Outdoor Viewability- comparison pics and discussion of tablet pcs being used outdoors

Discussion in 'The Tablet PC Life' started by MasterKuni, Sep 15, 2011.

  1. MasterKuni

    MasterKuni Pen Pal - Newbie

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    What are the major differences between these models other than differing cpu options? I might sell my x120e and try to purchase one model or the other for tablet functionality.

    Moderator edit-
    This thread has morphed into a more specific conversation about the outdoor viewability of various tablet pc screens, with a great deal of support material, user-provided comparison pics, and real life assessments. As such, I've renamed the thread, and moved it to the appropriate forum to be used as a community resource.
     
    Last edited by a moderator: Dec 9, 2013
  2. AndreR

    AndreR Scribbler - Standard Member

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    I believe that the x200 non multi-touch has the best battery life, if this important for you. And also the x201 has a trackpad. Another detail is that the x201 seems to have another screen/display solution where the screen is lowered a bit into the display casing. However, I don´t why Lenovo did this and therefore I can´t tell if it is a good thing.
     
  3. MasterKuni

    MasterKuni Pen Pal - Newbie

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    Thanks, I think battery life and price are my primary concerns, and I only ever use the trackpoint, so I'll probably be looking at the x200. Ebay primarily has models with either multitouch or a non-specified screen, which is unfortunate.
     
  4. Stan S.

    Stan S. Scribbler - Standard Member

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    officially the 200T doesn't support more than 4G memory. Unofficially if you have later build it might support 8G.

    200's with touch are only single finger. 201's could be singe or two finger. 201's have better outdoor screens (without touch).
     
  5. MasterKuni

    MasterKuni Pen Pal - Newbie

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    Good to know.

    I don't need more than 4GB ram for my usage, and I'd prefer an outdoor screen to a touchscreen. It's my understanding that the outdoor screen has much better viewing angles, color, and brightness compared to the touchscreen. I've read benchmarks on the CPU, and it looks like the x200's SL9400 is similar in performance to the ULV i5 used in the x201.

    I'm not sure that for my needs the 201 would necessarily be a better choice for price/performance.
     
  6. Steve B

    Steve B Moderator Moderator

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    The x201t also runs much hotter for a minimal improvement in performance. Less battery life too. The Outdoor Superbright screen on both models is fantastic. It's what I have. I sold my x201t and got my x200t, and have never looked back. Put a SSD in, and run TPFC, and it's a silent cool machine. I have the 4 and 8cell batteries, and the option of 3.5 lb, less wide slate with 3 hours battery life or 4.0 lb extra wide laptop/convertible with 6-7 hours battery life is very flexible, and allows for a lot of uses. I wish it had onscreen buttons in a better location, and I wish the screen was 4:3 or 13.3", but other than that, it's been very good.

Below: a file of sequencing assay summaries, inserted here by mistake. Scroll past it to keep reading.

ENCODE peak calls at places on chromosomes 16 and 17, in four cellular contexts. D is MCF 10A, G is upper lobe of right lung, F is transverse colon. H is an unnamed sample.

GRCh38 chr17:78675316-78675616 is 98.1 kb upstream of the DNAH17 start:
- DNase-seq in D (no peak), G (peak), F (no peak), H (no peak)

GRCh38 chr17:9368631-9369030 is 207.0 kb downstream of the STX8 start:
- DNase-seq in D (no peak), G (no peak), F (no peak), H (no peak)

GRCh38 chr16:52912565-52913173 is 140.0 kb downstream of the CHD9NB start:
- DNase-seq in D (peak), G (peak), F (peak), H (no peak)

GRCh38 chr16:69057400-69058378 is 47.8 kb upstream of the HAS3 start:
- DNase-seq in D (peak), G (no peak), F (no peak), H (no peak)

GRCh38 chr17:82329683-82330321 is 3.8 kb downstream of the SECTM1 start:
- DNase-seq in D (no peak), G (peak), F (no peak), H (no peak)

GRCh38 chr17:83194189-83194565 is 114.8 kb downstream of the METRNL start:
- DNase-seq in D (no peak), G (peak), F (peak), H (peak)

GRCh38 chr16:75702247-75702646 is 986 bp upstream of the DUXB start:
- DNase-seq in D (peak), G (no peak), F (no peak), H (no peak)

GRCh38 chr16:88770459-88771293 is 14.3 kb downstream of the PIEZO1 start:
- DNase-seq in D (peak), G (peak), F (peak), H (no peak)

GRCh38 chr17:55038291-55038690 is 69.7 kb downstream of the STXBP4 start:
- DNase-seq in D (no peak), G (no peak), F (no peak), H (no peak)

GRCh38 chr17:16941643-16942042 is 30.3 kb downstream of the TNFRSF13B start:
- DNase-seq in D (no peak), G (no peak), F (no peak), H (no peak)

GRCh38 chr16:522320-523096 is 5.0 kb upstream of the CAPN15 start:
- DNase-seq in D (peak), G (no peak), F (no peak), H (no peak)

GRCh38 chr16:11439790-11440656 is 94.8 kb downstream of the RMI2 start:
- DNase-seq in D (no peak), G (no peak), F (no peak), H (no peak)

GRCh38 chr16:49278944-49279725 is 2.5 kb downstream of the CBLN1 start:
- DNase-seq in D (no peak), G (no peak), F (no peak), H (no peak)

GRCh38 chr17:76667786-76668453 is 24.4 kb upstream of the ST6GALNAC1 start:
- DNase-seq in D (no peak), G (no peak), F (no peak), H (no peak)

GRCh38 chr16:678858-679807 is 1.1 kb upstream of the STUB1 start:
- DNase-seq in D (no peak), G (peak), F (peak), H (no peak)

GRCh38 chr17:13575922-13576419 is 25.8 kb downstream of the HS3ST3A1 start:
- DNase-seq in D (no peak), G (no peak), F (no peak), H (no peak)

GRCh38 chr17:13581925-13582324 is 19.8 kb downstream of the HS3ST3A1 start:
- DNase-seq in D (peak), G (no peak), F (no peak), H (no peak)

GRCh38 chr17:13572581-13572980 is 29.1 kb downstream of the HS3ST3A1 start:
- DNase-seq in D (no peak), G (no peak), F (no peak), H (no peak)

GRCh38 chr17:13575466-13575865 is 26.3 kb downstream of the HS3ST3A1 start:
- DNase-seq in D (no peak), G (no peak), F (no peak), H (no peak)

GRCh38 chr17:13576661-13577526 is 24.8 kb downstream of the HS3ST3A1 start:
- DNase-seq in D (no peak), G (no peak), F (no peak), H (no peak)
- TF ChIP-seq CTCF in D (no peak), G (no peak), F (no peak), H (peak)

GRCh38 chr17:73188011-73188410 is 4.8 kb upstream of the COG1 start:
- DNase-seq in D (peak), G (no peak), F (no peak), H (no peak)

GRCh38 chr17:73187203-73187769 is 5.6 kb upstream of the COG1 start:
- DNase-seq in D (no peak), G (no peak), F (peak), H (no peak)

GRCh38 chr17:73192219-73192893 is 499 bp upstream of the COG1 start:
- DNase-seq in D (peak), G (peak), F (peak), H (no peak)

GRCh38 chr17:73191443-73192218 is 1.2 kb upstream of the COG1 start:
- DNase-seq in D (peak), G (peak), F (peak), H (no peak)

7. AndreR

    AndreR Scribbler - Standard Member

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    The outdoor display on my computer is fantastic during intense light. But the anti reflective layer causes "light waves", meaning that the brightness differs from different viewing angles. I tried an x201 without the outdoor display option an the screen were more pleasant to use. However, so were instead the display more reflective and not as bright.

    Also I think that the "super bright outdoor" and just "outdoor display" ain't the same. You might have to look this up.

    *Edit
    I just confirmed that the superbright display (300 nit) and outdoor display (400 not and anti reflective layer) ain't the same. With the superbright display so won't you have the problems with "light waves", but it won't be as usable in very intense lightning.
     
  8. Steve B

    Steve B Moderator Moderator

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    There's a Superbright screen and a Superbright Outdoor screen, as far as I know. I don't think there's just an Outdoor display. And, yep, the Superbright Outdoor does have these "waves" from a polarizing layer. It's my one truly legitimate complaint about the computer.

    This polarizing layer makes the screen wonderful outside. No matte screen protector needed, etc. Very readable, even colors are pretty good, IMO, when used at full brightness. Absolutely so in the shade. Not too shabby in full sun. Works fine as a slate in either orientation, etc.

    Indoors, I find it works wonderfully as a laptop, with bright vivid colors, as long as you tilt the screen at the correct angle. Tilt it at the wrong angle and an annoying "wave" of darker (though entirely readable) light descends across the screen, bit by bit, depending on how far you tilt the screen. There is a correct angle though, where you don't get any of this affect- you just need to tilt the screen to the correct angle and let it stay there. As a slate in portrait mode, I find it harder to work with indoors, as the anti-reflective layer runs top to bottom in that orientation, and it's hard to get it at the right angle when holding it so that there's no "wave of shadow" half way across the screen. This was definitely rather disappointing, though I have to say that I've never used it much in this orientation any ways, because of the 16:10 aspect ratio (compared to one of the Motion slates I owned, that were wonderful in portrait with a 4:3 ratio). As a slate in landscape mode indoors (the way I always use it when drawing, with the taskbar to the right), I find it works very well, as I'm usually either right above it while drawing, or I'm propping it on a stand to get a good ergonomic angle, in which case the polarizing effect goes away.